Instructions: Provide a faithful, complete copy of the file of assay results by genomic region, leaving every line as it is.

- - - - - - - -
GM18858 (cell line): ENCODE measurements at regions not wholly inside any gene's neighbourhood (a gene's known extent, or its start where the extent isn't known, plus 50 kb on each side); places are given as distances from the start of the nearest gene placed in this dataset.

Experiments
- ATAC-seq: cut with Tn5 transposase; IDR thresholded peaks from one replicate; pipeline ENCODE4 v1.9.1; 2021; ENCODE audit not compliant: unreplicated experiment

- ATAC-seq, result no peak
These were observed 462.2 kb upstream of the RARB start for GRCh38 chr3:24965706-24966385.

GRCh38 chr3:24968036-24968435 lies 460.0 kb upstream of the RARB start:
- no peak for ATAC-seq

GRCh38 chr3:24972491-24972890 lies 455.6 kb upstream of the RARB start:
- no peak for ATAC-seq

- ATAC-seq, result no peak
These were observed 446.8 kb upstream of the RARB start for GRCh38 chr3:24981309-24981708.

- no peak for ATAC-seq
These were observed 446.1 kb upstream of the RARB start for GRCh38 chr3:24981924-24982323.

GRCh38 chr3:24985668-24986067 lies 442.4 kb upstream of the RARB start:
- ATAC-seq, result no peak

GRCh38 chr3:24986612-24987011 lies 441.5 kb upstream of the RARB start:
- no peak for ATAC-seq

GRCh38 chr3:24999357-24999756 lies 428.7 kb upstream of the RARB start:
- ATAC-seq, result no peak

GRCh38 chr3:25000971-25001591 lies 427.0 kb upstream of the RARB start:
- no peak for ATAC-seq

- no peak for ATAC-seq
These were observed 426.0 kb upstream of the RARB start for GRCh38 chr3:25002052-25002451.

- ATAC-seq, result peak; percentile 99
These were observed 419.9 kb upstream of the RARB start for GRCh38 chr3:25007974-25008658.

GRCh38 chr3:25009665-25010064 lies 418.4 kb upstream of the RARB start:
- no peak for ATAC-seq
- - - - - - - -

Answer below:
GM18858 (cell line): ENCODE measurements at regions not wholly inside any gene's neighbourhood (a gene's known extent, or its start where the extent isn't known, plus 50 kb on each side); places are given as distances from the start of the nearest gene placed in this dataset.

Experiments
- ATAC-seq: cut with Tn5 transposase; IDR thresholded peaks from one replicate; pipeline ENCODE4 v1.9.1; 2021; ENCODE audit not compliant: unreplicated experiment

- ATAC-seq, result no peak
These were observed 462.2 kb upstream of the RARB start for GRCh38 chr3:24965706-24966385.

GRCh38 chr3:24968036-24968435 lies 460.0 kb upstream of the RARB start:
- no peak for ATAC-seq

GRCh38 chr3:24972491-24972890 lies 455.6 kb upstream of the RARB start:
- no peak for ATAC-seq

- ATAC-seq, result no peak
These were observed 446.8 kb upstream of the RARB start for GRCh38 chr3:24981309-24981708.

- no peak for ATAC-seq
These were observed 446.1 kb upstream of the RARB start for GRCh38 chr3:24981924-24982323.

GRCh38 chr3:24985668-24986067 lies 442.4 kb upstream of the RARB start:
- ATAC-seq, result no peak

GRCh38 chr3:24986612-24987011 lies 441.5 kb upstream of the RARB start:
- no peak for ATAC-seq

GRCh38 chr3:24999357-24999756 lies 428.7 kb upstream of the RARB start:
- ATAC-seq, result no peak

GRCh38 chr3:25000971-25001591 lies 427.0 kb upstream of the RARB start:
- no peak for ATAC-seq

- no peak for ATAC-seq
These were observed 426.0 kb upstream of the RARB start for GRCh38 chr3:25002052-25002451.

- ATAC-seq, result peak; percentile 99
These were observed 419.9 kb upstream of the RARB start for GRCh38 chr3:25007974-25008658.

GRCh38 chr3:25009665-25010064 lies 418.4 kb upstream of the RARB start:
- no peak for ATAC-seq